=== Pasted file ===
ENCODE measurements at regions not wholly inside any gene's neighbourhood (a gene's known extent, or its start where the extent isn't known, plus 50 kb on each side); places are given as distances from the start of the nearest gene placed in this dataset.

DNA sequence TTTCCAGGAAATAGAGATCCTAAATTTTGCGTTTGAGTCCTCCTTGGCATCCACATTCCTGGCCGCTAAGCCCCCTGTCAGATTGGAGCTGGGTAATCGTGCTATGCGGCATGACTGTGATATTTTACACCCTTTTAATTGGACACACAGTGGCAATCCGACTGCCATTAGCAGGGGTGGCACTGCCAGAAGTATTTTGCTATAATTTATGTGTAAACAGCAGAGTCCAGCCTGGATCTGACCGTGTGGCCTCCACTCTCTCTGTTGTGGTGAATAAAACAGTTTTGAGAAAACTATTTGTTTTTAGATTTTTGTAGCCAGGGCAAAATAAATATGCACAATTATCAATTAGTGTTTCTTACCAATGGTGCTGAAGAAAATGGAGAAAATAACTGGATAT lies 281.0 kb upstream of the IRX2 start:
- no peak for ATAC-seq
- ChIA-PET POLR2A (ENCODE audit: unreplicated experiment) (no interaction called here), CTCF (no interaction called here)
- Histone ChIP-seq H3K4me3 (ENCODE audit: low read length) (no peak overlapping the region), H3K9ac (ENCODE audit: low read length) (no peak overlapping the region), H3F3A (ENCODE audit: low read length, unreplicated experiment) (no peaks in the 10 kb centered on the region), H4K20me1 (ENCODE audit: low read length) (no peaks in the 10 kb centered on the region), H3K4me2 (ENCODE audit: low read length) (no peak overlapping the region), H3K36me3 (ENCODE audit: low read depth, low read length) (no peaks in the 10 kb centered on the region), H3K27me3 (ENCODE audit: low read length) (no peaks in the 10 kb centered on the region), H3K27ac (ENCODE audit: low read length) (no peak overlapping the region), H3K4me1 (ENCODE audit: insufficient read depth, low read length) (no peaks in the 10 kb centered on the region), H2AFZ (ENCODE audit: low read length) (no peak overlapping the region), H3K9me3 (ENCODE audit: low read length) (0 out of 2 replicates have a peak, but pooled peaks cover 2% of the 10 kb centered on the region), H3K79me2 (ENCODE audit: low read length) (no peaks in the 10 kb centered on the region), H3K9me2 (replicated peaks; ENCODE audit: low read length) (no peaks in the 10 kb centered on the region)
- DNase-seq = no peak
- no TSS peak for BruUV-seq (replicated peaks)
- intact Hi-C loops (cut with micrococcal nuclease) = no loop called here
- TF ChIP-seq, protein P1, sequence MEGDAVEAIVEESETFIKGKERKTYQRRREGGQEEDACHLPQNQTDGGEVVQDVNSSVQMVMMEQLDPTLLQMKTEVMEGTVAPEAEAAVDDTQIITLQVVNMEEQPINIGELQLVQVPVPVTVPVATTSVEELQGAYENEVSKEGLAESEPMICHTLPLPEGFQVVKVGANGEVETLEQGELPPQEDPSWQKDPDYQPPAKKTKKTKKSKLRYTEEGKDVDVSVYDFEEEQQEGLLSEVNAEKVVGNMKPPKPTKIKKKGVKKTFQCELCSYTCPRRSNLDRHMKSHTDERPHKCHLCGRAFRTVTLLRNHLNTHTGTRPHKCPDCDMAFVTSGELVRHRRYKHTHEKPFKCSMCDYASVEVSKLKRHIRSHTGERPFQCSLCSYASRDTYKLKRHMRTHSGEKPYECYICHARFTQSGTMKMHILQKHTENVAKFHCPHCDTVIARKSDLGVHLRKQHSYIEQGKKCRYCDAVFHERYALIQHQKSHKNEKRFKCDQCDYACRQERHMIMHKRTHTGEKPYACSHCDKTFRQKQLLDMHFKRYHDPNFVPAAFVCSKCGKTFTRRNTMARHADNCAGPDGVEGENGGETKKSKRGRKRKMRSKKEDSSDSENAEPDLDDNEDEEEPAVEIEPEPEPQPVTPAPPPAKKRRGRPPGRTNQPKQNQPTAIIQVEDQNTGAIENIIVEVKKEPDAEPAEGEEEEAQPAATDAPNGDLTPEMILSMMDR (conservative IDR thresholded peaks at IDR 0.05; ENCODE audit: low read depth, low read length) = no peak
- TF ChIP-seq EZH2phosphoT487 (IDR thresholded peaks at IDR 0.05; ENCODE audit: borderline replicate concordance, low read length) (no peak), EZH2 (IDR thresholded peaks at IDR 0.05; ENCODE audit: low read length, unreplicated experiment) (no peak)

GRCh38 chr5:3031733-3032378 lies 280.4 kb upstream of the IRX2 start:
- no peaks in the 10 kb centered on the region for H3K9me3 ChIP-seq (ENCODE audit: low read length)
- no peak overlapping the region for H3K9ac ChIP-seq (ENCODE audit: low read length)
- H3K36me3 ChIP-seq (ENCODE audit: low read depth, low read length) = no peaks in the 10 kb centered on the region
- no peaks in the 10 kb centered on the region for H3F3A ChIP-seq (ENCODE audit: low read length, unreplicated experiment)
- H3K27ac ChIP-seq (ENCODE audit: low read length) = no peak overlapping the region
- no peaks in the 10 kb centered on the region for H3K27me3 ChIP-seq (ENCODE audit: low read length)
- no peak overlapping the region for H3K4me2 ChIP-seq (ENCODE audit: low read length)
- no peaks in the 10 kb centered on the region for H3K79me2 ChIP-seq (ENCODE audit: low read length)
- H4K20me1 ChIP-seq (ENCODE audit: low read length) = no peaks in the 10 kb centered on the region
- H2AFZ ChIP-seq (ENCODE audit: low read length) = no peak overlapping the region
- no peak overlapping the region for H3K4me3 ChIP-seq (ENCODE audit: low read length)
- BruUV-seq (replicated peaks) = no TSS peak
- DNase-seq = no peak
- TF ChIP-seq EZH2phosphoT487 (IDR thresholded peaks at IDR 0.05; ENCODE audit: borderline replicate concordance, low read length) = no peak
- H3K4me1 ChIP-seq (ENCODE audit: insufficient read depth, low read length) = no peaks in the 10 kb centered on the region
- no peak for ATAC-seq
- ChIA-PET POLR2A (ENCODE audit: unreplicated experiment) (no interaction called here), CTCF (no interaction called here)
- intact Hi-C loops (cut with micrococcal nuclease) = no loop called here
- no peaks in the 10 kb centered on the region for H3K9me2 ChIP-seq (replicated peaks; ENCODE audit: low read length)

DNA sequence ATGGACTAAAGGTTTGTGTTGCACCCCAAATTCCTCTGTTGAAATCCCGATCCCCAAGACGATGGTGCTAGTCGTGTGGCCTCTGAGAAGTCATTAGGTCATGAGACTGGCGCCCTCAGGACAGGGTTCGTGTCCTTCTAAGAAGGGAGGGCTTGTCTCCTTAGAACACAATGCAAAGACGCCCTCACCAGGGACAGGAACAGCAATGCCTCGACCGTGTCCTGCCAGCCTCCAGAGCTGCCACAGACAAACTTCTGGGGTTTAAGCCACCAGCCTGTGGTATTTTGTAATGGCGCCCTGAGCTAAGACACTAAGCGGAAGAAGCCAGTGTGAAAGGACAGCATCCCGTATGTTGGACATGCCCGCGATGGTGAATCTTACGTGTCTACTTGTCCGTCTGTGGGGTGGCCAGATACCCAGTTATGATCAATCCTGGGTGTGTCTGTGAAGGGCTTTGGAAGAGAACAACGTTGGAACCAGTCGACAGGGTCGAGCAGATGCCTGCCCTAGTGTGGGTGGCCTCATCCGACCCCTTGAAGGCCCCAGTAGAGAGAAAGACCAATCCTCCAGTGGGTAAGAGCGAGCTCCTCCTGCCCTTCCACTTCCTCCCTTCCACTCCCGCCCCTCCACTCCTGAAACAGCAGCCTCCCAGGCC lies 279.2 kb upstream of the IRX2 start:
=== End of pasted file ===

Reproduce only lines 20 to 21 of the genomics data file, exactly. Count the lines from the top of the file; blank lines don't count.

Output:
- H4K20me1 ChIP-seq (ENCODE audit: low read length) = no peaks in the 10 kb centered on the region
- H2AFZ ChIP-seq (ENCODE audit: low read length) = no peak overlapping the region